WCAV-WVAW-WAHU | Charlottesville, Virginia | News

Firefighters' Lawsuit Ruling Prompts Changes

By: Venton D. Blandin
By: Venton D. Blandin

April 3, 2006

A landmark decision in a federal appeals court has given female firefighters a big victory.

Women working as firefighters will now have an option of what to wear and where to sleep.

A discrimination lawsuit filed by two female firefighters in Missouri has brought on surprising changes for female firefighters everywhere.

"I think nationally it's a great move because there are still a lot problems out there. There is a lot of harassment that occurs from what I've heard from other departments throughout the country," said Captain Nicki Huff with the Albemarle County Fire Department.

One problem mentioned was that the gear firefighters wear to fight fires doesn't fit most women. Other problems outlined include the lack of privacy when it comes to sleeping, and using private facilities when inside the firehouse.

Captain Huff said it's not an issue with her.

"We've not had a problem with it in this area that I am aware or, but it's good for women in the fire service in general," added Captain Huff.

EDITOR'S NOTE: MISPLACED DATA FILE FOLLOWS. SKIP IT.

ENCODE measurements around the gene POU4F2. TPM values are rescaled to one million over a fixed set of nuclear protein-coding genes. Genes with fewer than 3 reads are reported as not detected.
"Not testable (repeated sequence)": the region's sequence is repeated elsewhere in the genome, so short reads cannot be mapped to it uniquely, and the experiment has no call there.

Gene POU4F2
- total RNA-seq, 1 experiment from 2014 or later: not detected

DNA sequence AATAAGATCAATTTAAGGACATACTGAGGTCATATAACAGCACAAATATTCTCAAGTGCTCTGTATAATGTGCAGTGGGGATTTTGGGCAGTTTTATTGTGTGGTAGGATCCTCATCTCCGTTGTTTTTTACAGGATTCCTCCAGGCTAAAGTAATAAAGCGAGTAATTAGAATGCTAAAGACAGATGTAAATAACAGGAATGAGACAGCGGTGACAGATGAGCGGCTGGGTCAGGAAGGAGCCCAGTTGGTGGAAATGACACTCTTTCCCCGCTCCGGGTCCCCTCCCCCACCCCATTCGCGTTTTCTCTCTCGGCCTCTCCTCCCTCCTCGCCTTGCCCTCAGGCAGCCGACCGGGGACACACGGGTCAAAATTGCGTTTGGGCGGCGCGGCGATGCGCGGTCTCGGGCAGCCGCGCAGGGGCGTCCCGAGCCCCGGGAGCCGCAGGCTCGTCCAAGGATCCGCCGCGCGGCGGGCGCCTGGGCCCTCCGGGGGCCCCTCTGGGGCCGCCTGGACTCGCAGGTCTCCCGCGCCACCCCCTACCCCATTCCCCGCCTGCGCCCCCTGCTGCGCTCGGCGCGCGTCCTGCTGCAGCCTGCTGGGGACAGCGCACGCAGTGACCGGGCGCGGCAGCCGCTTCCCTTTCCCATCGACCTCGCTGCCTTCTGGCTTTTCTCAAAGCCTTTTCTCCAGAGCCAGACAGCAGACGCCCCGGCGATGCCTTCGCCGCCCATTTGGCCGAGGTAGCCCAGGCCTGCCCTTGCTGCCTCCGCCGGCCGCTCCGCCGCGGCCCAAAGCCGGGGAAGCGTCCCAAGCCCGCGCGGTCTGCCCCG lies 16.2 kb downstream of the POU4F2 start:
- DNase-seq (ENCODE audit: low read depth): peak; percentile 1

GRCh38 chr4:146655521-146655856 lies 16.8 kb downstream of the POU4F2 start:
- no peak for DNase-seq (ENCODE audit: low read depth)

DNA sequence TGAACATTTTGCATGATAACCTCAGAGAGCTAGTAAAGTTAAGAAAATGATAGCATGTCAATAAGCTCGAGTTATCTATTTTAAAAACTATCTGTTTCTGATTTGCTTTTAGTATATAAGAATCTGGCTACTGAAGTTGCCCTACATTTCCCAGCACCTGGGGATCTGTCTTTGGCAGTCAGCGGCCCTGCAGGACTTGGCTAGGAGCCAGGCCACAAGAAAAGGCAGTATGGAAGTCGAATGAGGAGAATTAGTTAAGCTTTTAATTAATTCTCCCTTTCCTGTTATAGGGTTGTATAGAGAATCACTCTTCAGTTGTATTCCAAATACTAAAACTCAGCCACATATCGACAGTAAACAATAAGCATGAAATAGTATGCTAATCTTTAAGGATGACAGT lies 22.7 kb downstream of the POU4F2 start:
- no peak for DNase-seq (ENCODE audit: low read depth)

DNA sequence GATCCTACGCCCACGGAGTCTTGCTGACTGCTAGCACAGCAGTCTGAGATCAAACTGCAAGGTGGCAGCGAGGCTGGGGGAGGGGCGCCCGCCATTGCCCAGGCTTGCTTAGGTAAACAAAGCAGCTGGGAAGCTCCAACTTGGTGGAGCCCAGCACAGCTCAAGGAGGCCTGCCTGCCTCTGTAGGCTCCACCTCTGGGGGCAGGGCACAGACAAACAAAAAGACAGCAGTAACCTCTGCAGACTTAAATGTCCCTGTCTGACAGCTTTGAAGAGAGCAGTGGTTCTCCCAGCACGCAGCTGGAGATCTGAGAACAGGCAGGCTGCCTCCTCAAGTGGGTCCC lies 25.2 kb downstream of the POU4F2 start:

The problems are mostly attributed to older stations built several years ago.

"The fire service has changed tremendously over the last 50 years. What we are doing today--nobody would have thought we'd be doing [this] 50 years ago," said Chief Dan Eggleston of the Albemarle County Fire Department.

How do the changes affect our area?

"We have some stations that are 50 years old, and would have to be modified if we went to a 24-hour staffing in some of these stations. All of the new stations that we are planning, and have built up to this point have separate bunk rooms and bathrooms for females," added Chief Eggleston.

There's more than 100 women who work with the Albemarle County Fire Department which accounts for more than 20 percent. The ruling handed down in Saint Louis last week applies for every fire department across the country.

Many fire chiefs agree.

"The localities have to make sure that we are accommodating all applicants that we have, and all workers that we have, so I think it is a step forward in the right direction," added Chief Eggleston.

The Charlottesville Fire Department, which is much smaller than the Albemarle County Fire Department, has about 10 women working for them.


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